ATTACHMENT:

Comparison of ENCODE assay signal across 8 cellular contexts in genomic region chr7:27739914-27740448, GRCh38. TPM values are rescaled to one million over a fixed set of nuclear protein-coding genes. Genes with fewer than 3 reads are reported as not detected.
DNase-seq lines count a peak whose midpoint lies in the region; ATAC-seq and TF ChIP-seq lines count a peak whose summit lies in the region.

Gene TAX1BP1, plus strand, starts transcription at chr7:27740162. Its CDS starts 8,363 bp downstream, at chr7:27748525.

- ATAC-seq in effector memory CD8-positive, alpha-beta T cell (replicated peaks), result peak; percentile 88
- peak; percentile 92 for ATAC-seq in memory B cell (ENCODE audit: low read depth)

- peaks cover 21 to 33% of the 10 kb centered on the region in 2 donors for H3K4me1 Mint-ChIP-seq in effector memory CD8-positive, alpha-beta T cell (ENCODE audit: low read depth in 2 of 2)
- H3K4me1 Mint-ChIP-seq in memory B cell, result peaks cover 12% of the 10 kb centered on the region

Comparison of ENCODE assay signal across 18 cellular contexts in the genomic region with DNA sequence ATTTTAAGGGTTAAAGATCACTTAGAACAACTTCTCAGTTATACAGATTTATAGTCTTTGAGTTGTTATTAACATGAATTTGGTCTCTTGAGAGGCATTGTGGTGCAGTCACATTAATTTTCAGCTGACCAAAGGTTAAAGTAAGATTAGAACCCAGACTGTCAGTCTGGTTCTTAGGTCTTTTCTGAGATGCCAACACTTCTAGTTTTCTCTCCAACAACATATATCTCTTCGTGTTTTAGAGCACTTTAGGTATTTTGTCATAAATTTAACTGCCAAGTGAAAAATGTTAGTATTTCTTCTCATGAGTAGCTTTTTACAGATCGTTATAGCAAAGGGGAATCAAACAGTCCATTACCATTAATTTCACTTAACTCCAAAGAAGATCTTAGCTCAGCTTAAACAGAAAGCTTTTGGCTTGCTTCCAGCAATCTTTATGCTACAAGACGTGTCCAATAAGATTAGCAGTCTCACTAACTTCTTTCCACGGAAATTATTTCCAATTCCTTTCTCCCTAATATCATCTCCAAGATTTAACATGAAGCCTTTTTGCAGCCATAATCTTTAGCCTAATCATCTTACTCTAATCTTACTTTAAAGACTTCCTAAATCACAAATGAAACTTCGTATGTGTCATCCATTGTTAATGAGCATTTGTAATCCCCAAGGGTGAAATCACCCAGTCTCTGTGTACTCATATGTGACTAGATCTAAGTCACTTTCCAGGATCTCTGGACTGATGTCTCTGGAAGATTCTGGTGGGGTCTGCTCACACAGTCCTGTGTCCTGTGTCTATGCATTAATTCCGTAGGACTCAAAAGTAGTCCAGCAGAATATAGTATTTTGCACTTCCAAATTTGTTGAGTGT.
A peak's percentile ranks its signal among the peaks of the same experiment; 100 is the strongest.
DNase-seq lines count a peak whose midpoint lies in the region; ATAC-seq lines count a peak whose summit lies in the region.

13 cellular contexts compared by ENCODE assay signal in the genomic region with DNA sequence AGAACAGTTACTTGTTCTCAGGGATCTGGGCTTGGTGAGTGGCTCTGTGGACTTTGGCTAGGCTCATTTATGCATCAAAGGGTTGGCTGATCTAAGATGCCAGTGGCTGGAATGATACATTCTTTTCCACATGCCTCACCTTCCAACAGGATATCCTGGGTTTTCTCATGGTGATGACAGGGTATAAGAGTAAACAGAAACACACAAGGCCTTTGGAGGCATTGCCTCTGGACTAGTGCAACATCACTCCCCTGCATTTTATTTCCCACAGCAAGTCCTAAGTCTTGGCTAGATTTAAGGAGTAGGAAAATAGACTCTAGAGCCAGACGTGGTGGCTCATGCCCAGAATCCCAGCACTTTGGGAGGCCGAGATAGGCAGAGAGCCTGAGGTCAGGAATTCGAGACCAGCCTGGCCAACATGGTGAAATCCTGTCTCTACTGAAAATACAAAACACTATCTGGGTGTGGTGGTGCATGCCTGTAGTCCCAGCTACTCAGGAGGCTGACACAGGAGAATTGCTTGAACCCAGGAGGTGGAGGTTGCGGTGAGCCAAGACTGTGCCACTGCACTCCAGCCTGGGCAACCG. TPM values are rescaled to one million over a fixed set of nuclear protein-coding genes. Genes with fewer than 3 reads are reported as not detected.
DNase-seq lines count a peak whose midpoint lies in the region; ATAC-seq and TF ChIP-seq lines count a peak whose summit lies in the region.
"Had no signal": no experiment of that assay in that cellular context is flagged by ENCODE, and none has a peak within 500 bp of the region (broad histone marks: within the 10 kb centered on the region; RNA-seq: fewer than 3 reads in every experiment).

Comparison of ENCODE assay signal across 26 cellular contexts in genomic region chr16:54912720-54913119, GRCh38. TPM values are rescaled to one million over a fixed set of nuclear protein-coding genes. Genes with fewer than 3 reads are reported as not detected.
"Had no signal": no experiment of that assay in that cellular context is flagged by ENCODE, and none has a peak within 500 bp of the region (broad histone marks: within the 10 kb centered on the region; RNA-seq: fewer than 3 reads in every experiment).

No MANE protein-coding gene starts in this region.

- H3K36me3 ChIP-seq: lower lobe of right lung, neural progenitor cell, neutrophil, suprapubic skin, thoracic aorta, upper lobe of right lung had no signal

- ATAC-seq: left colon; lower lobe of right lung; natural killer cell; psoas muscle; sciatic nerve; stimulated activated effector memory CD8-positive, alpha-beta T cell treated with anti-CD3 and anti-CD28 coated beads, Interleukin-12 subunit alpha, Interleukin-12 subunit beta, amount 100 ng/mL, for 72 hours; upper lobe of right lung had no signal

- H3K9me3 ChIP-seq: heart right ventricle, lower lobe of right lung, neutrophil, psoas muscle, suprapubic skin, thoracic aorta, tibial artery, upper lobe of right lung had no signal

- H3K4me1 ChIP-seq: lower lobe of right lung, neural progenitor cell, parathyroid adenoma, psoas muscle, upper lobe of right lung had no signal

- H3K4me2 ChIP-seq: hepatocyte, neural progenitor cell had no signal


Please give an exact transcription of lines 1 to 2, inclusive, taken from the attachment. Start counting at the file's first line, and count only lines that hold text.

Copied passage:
Comparison of ENCODE assay signal across 8 cellular contexts in genomic region chr7:27739914-27740448, GRCh38. TPM values are rescaled to one million over a fixed set of nuclear protein-coding genes. Genes with fewer than 3 reads are reported as not detected.
DNase-seq lines count a peak whose midpoint lies in the region; ATAC-seq and TF ChIP-seq lines count a peak whose summit lies in the region.